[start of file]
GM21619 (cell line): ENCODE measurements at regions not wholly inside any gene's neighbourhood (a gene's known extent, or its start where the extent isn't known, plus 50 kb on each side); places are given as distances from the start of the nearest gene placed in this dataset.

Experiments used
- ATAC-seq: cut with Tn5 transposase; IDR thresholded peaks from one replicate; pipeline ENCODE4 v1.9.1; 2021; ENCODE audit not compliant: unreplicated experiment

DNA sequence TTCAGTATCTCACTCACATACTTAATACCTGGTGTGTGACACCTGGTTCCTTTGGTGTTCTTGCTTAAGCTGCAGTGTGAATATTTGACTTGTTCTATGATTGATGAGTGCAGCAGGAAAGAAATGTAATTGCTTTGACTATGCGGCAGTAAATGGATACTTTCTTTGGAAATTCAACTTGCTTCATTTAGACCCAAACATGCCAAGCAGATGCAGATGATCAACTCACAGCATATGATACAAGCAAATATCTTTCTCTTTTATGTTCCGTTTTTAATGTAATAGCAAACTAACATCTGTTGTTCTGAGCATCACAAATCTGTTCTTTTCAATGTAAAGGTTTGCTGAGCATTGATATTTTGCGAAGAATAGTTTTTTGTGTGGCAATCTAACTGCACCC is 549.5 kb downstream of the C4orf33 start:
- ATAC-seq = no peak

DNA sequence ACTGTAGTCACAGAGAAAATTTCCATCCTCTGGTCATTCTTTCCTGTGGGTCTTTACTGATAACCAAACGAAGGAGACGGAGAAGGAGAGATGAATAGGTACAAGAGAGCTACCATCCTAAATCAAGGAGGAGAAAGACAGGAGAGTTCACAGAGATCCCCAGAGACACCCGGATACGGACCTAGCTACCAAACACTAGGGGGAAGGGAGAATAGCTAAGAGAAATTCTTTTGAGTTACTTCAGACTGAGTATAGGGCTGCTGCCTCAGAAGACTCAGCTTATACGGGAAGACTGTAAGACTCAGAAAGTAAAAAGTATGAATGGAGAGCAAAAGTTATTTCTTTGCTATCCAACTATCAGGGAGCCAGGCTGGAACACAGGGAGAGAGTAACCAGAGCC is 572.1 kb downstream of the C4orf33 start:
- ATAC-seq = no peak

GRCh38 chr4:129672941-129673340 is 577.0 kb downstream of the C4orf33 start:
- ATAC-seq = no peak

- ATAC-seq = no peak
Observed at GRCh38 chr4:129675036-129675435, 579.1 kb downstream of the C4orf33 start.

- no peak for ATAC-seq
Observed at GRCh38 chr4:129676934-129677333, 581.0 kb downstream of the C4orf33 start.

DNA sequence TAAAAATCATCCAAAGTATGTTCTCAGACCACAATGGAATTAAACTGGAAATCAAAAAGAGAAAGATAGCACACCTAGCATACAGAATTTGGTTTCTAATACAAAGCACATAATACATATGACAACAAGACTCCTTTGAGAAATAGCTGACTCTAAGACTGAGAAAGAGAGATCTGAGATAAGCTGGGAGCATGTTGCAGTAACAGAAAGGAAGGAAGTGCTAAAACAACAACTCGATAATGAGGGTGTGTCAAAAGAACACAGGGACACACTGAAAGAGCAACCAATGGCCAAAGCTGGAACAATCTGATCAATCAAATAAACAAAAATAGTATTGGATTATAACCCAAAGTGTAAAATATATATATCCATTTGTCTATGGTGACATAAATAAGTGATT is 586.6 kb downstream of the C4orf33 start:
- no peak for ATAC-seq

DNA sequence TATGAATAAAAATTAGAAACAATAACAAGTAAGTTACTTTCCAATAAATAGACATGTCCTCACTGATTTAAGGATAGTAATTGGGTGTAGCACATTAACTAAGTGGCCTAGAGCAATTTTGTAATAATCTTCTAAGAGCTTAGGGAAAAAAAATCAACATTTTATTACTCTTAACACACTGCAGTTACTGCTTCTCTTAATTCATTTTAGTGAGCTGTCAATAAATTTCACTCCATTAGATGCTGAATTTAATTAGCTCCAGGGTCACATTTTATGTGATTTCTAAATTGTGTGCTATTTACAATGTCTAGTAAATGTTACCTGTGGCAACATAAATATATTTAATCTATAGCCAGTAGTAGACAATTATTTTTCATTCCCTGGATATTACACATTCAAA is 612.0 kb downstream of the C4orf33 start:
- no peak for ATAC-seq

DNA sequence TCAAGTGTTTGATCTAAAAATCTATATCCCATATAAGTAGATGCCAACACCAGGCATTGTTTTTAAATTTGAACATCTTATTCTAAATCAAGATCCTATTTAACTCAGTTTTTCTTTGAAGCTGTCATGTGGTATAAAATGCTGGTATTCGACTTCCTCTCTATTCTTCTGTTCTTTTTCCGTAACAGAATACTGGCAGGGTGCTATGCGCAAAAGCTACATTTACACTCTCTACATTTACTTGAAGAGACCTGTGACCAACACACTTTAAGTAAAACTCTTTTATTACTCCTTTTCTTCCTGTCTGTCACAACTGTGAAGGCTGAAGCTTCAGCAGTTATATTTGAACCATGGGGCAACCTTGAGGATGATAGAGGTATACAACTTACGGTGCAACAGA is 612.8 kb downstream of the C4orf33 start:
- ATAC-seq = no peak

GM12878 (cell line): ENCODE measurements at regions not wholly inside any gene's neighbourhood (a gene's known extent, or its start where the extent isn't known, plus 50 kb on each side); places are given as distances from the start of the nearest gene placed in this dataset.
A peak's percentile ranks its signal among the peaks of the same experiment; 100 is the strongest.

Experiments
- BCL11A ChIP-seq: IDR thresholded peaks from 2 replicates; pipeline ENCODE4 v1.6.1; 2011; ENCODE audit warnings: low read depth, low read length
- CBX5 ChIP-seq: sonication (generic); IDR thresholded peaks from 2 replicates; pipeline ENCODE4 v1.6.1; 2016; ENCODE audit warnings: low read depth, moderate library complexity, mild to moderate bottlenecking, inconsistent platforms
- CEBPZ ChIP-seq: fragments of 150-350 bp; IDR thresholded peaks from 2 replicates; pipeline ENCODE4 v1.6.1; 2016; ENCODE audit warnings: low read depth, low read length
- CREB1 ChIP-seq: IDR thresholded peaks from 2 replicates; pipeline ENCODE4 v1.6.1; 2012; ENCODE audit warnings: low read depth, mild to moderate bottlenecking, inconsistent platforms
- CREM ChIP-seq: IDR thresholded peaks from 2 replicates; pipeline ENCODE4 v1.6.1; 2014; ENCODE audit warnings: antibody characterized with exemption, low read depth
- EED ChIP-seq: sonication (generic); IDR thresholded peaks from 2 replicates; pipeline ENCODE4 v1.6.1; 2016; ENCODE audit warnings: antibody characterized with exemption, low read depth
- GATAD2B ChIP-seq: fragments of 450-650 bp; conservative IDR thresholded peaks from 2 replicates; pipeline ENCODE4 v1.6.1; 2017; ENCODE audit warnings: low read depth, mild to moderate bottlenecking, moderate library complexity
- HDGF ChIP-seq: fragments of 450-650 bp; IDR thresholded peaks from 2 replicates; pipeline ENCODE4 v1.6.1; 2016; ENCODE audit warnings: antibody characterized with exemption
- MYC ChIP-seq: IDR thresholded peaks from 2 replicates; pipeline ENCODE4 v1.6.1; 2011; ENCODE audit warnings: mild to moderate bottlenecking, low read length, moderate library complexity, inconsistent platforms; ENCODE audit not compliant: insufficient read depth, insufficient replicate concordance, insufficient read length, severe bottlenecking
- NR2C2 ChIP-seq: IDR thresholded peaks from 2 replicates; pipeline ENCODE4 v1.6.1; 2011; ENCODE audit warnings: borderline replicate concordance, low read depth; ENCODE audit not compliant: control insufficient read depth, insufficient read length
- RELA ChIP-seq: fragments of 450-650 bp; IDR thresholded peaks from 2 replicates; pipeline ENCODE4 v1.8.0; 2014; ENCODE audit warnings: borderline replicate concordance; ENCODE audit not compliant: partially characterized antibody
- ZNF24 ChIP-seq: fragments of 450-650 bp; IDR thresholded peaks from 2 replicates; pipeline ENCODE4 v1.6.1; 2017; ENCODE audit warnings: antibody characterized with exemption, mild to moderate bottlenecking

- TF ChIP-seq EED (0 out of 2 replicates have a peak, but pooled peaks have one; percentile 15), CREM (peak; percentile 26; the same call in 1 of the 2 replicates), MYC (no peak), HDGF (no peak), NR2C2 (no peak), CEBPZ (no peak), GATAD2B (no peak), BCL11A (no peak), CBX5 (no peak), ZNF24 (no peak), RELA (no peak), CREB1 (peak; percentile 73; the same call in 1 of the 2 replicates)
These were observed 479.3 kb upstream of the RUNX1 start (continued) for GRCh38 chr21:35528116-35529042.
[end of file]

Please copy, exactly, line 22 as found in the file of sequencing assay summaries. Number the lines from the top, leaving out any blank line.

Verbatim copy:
Experiments